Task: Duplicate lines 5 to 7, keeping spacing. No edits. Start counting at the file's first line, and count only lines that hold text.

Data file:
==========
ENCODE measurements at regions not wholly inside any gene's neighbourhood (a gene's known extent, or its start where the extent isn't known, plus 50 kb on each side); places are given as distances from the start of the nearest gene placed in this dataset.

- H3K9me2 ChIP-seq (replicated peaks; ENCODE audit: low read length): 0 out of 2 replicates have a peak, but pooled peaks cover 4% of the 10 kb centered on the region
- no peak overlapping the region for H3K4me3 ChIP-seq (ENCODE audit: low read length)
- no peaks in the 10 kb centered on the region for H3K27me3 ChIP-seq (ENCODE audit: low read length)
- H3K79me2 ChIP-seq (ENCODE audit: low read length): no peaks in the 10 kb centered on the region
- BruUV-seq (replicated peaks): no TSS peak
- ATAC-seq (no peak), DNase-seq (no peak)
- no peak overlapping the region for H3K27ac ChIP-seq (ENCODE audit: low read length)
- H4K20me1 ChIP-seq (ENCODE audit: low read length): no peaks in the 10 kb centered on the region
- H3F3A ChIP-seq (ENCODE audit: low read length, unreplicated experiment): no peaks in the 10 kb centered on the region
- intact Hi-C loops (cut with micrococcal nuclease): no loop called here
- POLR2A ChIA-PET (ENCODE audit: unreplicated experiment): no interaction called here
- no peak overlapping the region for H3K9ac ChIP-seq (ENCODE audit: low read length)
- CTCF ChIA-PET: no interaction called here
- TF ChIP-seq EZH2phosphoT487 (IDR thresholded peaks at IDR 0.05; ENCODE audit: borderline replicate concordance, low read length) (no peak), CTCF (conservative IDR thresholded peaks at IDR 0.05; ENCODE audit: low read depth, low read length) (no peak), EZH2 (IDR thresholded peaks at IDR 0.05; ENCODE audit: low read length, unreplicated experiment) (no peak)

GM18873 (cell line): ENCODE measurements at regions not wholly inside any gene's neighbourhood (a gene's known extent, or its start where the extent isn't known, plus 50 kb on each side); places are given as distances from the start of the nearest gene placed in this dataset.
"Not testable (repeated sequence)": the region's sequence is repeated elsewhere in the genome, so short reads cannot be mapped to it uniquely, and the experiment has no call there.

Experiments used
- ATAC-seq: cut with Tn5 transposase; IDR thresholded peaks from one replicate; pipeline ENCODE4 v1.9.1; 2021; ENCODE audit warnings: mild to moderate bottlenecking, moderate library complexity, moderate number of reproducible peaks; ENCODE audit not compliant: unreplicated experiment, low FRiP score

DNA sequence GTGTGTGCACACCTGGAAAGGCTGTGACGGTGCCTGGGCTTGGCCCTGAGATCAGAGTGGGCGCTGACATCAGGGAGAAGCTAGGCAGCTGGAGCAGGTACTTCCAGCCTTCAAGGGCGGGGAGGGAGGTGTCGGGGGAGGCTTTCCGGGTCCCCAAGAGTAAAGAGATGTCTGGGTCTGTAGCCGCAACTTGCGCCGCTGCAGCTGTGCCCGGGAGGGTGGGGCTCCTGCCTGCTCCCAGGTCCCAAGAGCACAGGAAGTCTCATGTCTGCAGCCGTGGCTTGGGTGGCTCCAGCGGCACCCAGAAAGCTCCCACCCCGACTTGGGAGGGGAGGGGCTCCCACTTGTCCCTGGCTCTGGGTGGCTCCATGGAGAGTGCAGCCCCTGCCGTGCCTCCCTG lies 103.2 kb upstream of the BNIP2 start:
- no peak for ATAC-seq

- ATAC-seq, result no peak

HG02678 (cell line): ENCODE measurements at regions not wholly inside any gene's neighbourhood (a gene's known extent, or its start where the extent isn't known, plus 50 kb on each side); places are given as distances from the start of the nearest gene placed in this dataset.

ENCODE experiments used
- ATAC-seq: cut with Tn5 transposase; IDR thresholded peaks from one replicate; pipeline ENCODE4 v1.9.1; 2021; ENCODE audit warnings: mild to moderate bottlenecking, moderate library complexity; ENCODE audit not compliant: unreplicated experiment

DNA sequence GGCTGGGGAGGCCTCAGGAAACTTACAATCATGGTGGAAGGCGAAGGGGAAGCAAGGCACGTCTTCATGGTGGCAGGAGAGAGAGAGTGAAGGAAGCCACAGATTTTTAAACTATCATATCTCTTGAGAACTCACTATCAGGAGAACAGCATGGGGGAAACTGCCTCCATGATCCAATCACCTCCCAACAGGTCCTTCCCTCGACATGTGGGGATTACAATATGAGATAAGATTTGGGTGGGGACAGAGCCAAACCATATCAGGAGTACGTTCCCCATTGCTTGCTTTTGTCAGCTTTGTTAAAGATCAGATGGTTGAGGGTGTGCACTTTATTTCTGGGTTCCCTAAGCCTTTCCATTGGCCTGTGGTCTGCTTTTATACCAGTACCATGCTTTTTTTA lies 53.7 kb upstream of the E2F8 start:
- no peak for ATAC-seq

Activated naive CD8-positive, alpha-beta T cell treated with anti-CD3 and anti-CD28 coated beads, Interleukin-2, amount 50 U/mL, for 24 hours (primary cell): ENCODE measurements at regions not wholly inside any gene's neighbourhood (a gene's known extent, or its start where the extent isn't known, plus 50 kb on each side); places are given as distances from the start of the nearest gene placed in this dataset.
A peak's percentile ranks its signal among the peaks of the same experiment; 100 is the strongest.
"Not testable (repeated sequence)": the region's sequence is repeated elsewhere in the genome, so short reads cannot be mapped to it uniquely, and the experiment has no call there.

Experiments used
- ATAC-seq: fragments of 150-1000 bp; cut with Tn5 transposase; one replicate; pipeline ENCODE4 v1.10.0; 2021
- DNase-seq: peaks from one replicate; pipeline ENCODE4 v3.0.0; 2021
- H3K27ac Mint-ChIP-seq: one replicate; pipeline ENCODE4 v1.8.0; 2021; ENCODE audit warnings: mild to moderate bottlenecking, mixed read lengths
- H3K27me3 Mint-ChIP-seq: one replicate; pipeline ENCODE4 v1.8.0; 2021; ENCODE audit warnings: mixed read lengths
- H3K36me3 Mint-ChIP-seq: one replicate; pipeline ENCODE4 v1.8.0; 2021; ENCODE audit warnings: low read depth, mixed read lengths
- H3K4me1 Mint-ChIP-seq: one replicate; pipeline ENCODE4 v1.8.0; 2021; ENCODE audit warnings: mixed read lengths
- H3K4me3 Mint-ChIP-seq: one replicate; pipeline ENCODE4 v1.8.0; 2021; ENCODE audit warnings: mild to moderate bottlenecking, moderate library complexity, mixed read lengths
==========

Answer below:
- H3K79me2 ChIP-seq (ENCODE audit: low read length): no peaks in the 10 kb centered on the region
- BruUV-seq (replicated peaks): no TSS peak
- ATAC-seq (no peak), DNase-seq (no peak)